Basically this page is about the long term historical trend of society to accept more and more restrictions on our lives in order to "keep us safe". The absolute apogee of this (so far....) was our response to Covid, a response the like of which had never before occurred in the 300,000 year history of our species. This trend of more restrictions has actually been with us since the early 1800s, though up till about the 1980s increasing health and safety was undoubtedly a good thing. Now, however, it has gone too far, and, most worryingly, the trend is not slowing down, if anything it is accelerating. I'm just pleased I grew up in the 1970s. Back then unless something was specifically prohibited it was assumed you could do it, but now it's almost the reverse, and sooner or later that will be the case.
My view is supported by Sir William Sargent who served as a permanent secretary of the Better Regulation Executive (tasked with reducing red tape = regulations) until 2009, he was quoted in The Times (26 Sept 22 p38) "the essential difficulty of removing or undoing regulation is that it increases risk, but society has been increasingly risk averse for at least a century".
More and more restrictions and regulations on our lives so that, ironically, we can just die of something else having had a less enjoyable (and certainly less adventurous) life.
Health and Safety Bollox : Railway Style
This is a story about "Health & Safety Bollocks" railway style, and ultimately it really is quite sad, in fact it almost brings a tear to my eye.......
I can remember when I was about twelve back in the mid 70s going with the school to the National Railway Museum at York. The NRM is fabulous and it was a great day out but in the afternoon there was an undoubted highlight that actually had quite an effect on the rest of my life. At that time there was a British Railways yard just at the side of the museum and a group of us were sitting watching an engine being worked there. After a short while the driver noticed us sat there and he descended from the cab, walked over to us and asked us if we wanted to go on the footplate! Naturally we all jumped at the chance and followed him up into the loco. It was fantastic as he showed us what everything did and how to start the engine, but it got even better when he asked us if we wanted to drive it! Alright it was only 50 yards or so but it was a wonderful experience for a group of lads, though I’m sure it would be a wonderful experience for most "grown ups" as well!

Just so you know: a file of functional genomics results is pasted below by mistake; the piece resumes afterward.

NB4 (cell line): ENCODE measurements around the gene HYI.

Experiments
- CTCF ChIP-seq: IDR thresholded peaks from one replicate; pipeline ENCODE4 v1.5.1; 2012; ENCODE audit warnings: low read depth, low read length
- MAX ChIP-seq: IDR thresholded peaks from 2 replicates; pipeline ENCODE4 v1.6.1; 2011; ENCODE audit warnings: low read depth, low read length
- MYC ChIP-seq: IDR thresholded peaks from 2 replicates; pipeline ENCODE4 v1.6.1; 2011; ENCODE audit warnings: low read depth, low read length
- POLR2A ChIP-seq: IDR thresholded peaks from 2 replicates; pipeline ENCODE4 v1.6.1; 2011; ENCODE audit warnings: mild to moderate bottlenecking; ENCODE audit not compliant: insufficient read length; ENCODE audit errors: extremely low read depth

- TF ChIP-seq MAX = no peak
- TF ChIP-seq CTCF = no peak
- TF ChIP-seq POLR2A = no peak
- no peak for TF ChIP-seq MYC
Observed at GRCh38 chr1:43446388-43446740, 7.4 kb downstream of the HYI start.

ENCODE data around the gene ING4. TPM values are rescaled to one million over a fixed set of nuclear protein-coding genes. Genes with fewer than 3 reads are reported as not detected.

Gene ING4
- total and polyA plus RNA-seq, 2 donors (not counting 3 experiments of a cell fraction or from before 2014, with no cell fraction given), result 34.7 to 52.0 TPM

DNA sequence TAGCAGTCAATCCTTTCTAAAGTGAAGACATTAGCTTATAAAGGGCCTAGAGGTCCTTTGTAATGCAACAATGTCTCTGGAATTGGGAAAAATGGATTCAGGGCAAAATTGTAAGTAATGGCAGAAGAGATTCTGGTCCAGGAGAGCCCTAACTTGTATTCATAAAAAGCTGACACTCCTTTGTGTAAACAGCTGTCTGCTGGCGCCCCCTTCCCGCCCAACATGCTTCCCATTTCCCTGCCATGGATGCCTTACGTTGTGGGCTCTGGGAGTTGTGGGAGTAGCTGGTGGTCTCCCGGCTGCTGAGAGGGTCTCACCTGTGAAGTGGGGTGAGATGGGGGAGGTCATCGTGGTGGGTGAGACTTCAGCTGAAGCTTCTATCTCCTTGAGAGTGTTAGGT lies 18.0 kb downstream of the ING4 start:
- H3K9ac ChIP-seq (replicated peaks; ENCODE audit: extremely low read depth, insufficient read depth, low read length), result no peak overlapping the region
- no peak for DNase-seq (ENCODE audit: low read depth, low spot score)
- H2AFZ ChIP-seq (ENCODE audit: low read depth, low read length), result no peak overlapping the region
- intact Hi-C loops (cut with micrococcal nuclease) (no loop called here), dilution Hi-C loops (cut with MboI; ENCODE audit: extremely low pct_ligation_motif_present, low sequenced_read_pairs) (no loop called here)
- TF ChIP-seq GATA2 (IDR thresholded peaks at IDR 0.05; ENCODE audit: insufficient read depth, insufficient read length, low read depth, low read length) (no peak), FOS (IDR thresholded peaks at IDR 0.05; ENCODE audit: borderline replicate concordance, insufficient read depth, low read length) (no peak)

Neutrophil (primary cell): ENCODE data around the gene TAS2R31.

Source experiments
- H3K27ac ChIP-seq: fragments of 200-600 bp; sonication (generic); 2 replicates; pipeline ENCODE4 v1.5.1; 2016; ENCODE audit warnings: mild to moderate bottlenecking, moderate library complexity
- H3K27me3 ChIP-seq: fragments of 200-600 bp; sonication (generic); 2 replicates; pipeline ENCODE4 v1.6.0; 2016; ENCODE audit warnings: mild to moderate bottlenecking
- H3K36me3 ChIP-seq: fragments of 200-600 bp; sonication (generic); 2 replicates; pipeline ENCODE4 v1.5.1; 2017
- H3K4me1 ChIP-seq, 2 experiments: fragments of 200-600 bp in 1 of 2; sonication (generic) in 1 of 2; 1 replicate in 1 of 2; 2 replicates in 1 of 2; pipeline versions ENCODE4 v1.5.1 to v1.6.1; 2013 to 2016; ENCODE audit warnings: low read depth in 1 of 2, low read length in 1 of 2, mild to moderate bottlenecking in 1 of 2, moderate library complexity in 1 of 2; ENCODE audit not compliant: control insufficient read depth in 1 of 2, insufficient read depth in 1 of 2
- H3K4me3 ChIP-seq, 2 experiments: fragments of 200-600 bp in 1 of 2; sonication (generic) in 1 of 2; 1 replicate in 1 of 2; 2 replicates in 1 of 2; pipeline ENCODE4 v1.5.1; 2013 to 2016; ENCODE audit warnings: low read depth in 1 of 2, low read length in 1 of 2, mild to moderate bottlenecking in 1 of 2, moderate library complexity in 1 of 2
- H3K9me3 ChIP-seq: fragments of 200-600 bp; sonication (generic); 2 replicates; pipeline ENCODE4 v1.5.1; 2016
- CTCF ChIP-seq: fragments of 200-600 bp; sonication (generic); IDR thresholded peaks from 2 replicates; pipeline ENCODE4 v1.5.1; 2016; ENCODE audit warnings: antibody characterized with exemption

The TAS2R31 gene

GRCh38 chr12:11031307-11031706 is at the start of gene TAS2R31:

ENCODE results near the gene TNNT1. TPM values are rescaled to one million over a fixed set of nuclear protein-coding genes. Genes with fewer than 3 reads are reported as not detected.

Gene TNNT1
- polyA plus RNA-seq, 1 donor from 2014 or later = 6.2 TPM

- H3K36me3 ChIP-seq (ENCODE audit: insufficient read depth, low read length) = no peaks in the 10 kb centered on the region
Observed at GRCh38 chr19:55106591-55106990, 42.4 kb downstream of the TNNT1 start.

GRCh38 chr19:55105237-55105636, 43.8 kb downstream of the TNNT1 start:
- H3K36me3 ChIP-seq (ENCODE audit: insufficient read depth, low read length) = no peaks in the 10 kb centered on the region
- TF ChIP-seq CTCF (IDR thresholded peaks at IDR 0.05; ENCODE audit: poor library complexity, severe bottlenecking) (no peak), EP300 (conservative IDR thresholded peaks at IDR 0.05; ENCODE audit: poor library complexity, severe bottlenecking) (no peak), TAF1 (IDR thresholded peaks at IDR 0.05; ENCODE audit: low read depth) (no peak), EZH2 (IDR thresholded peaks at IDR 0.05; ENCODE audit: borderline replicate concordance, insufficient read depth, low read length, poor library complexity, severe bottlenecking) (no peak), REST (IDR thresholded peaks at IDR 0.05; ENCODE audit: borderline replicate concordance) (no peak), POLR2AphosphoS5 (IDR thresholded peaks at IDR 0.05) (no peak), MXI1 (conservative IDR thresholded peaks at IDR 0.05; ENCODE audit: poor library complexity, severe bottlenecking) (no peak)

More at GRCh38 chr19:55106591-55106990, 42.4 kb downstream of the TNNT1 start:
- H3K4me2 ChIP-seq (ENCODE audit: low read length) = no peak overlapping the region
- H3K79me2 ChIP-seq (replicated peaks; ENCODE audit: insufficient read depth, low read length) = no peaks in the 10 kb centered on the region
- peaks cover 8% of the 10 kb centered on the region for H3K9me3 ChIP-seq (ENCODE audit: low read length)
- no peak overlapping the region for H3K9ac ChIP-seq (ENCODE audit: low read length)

This incident helped to fire my enthusiasm for all things to do with railways and it had a similar effect on at least one of the other group of us. So why do memories of it make me feel a bit sad? Well it could never happen these days, and so that’s one more experience that the kids of today will never have. I’m sure if it did occur now the railwayman concerned would be sacked on the spot because it’d be considered a serious breach of "Health & Safety". At first sight it may seem to be, but if you think about it that’s bollocks, in fact it’s "Health & Safety Bollocks". You’d almost certainly be in far more danger crossing the bleedin’ road, and yet that is perfectly legal!
On the other hand the "Train Operating Companies" (how romantic that sounds.......) would probably consider it to be a waste of the drivers’ time, and therefore their money.
But that’s bollox as well.
I’ll tell you something, that railwayman knew more about public relations than all these students tumbling out of university with their "Marketing Science" degrees put together. I don’t even want to think how much I’ve spent on train travel etc over the years (most of which I probably wouldn’t have) had that BR driver not taken time out for a bunch of kids.
Remember every "Health & Safety Bollocks" ruling has a cost somewhere along the line, even if it’s "only" to deny people fabulous experiences that can change their lives......
Still, at least the kids of today have got their "Play Stations", though I’m sure there’s not one of them who would rather play a bleedin’ computer game than actually drive a train, well, not the normal ones anyway.